+ ‘Joseph, son of David, do not be afraid to take Mary as your wife, for the child conceived in her is from the Holy Spirit. She will bear a son and you will call him Jesus’.
How would you sum up Christianity? What is it really about? Is it about treating others with respect? Lot of people do that, not just Christians. Is it about love? Yes, Jesus said ‘love God, love your neighbour’, but we are all made to love, not just Christians. Real love is the inner meaning of our faith, but what is distinctive about it – what makes us different from well-intentioned humanists or muslims?
Paul tells us at the start of his letter to the Romans, he is writing to an important church that doesn’t know him and wants to get it right. The gospel is about Jesus Christ, descended from King David according to the flesh and declared to be the Son of God by resurrection from the dead. Christianity is about Jesus, truly God and truly human, crucified and risen from the dead. Jesus: Incarnation and Resurrection. What we say in the Creed. Everything revolves around this, even the year. Incarnation at Christmas and Resurrection at Easter. At the Children’s Messiah on Friday we learnt that even British sign language follows this pattern. Christ at Christmas is [arch] and the rest of the time is [hands].
But now we are coming to the end of Advent, in four Sundays we have looked at the Last Judgement, John the Baptist preparing the way for Jesus and now we come to Mary, the mother of Jesus. Christmas is near (though this year is the biggest gap between the fourth Sunday of Advent and Christmas Day, next year the fourth Sunday of Advent is Christmas Eve!)
Our readings come in a three-year cycle. Next year on this Sunday we hear the angel Gabriel tell Mary she is to be the mother of Jesus in Luke’s gospel. The year after we hear of Mary going to visit her cousin Elizabeth and tell her about the miraculous pregnancy. This year, however, we have Matthew’s story of the birth of Jesus.
Our view of the Christmas story is a mash-up of the two infancy narratives in Matthew and Luke with elements from Christian tradition. This is what we are going to get in the readings and carols at our Community Carol Service tonight and it is good; but it is also good to look at what Matthew says alone. It is familiar but may seem a bit strange shorn of the shepherds, swaddling bands, manger and animals. So let’s look at it.
For a start it is centred on Joseph not Mary, she is passive but central. Mary doesn’t speak, and nor does Joseph; but Joseph has dreams, he listens and he does things. In this he is like the Joseph in the Book of Genesis with his amazing technicolour dreamcoat. Matthew looks at the birth of Jesus from Joseph’s point of view not Mary’s. It is a social and moral dilemma solved by an angel, not the promise from an Archangel we find in Luke.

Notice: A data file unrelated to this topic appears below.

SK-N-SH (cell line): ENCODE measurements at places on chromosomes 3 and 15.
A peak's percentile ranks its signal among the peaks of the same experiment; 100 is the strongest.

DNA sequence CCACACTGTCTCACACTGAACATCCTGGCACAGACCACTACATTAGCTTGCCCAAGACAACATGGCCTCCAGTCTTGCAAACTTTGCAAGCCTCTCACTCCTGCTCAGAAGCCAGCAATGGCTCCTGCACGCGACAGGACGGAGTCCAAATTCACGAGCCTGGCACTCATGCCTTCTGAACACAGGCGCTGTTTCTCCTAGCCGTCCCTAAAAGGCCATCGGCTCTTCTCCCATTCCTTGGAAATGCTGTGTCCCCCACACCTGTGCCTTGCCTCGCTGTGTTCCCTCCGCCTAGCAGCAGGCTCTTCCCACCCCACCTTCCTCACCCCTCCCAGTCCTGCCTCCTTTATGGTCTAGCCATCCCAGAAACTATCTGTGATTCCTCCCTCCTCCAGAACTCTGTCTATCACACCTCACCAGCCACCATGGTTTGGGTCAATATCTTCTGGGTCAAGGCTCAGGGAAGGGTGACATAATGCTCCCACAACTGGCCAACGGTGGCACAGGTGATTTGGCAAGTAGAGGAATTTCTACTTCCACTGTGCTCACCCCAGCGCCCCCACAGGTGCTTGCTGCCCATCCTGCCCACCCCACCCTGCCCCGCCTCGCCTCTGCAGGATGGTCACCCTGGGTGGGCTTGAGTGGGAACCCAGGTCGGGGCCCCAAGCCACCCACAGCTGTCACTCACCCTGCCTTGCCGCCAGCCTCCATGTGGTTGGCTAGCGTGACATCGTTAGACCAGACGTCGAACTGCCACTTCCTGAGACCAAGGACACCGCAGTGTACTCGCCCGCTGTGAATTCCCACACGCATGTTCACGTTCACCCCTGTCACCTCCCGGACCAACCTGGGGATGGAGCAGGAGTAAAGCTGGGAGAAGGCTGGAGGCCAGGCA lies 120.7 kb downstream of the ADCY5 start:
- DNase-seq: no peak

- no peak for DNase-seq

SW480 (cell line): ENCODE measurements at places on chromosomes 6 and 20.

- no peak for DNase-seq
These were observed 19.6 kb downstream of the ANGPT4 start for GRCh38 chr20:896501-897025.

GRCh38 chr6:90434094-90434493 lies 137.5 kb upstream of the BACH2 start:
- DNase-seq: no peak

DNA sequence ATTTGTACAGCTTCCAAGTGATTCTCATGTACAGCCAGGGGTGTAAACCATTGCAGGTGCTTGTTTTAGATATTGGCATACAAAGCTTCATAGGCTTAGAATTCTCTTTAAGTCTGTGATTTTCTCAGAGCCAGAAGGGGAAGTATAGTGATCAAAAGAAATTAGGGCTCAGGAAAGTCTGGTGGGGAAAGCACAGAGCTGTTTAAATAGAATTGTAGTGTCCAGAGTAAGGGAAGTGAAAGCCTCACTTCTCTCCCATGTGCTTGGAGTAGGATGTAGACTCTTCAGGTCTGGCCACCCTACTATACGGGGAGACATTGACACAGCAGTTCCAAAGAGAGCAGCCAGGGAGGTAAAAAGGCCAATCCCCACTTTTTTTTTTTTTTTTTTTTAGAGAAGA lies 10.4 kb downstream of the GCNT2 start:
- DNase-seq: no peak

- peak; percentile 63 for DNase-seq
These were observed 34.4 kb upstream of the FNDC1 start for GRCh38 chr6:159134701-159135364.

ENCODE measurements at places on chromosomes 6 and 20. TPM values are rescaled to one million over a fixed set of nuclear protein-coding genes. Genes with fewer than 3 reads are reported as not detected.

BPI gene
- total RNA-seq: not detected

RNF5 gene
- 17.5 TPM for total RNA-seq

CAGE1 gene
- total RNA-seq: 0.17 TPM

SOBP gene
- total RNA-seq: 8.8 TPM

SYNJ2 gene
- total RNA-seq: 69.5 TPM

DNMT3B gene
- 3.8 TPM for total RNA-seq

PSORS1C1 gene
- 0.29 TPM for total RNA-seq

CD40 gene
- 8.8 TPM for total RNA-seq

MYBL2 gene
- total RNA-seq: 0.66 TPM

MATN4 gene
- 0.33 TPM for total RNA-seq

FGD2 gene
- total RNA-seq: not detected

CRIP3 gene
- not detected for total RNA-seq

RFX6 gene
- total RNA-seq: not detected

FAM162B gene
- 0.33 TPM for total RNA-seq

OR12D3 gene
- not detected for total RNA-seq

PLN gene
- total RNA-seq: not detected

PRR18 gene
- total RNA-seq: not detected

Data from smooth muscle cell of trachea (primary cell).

Joseph and Mary are engaged. He finds she is pregnant by someone else and he plans to divorce her quietly to avoid exposing her to public disgrace. This sounds weird to us because engaged people don’t get divorced and any relationship breakdown is very public. The Greek word for ‘dismiss’ in our translation is actually a technical term for ‘divorce’, the verb ‘apoluo’. To understand it we need to know about Jewish marriage customs at the time. Firstly, engagement was much more significant than today. It was more like the first stage of marriage and that’s why breaking an engagement needed a divorce. A couple usually got engaged when the girl was in her early teens and she lived with her family for a year or so until the marriage, when she was escorted to her husband’s house with feasting and dancing. During this time she must remain a virgin.
If she didn’t, there were two options facing a man in Joseph’s position who wanted to do the right thing. He could follow the Law in Deuteronomy 22.23-27 and bring her for a public trial to see if it was adultery or rape. A conviction would lead to the stoning to death of either the father of the child or both him and the woman. Even if this didn’t lead to capital punishment it would bring public disgrace on Mary. The other option was to follow Deuteronomy 24.1, draw up the bill of divorce himself, get it witnessed and end the relationship without a public trial or execution. There would still be disgrace.
But then the angel leaps in to tell Joseph in a dream that God is the father, not a lover or rapist. Joseph must adopt the child, call him Jesus and he, the Son of God and Mary, will save us from sin. Why didn’t Mary tell Joseph this? We don’t know, perhaps she was shy, she was probably about 13, and Matthew’s story has no Annunciation. Matthew does however say this was to fulfil the prophecy from Isaiah in our first reading ‘behold a virgin shall conceive’.
The Jews though this was a prophecy of King Hezekiah, born in the normal way of a young woman at the court of King Ahaz. Christians realised that it actually looked forward to another descendant of David, Jesus, and his mother actually was a virgin in the human sense. Mary is Jesus’ mother, God is Jesus’ father. Joseph was Jesus’ foster father and would have married a relation, so Jesus really was a son of King David.
Here we have the first part of Christianity. Jesus is fully human, the son of Mary. Jesus is fully divine, the literal son of God. In Jesus humanity is joined to God. Not in an abstract way but in a real family in a nation prepared by God for just this. This means that, thanks to Mary and Joseph, all humanity is joined to God. You, as a human being, are directly joined to God. This is worth celebrating at Christmas. And it is worth waiting for the second part, the sequel, at Easter.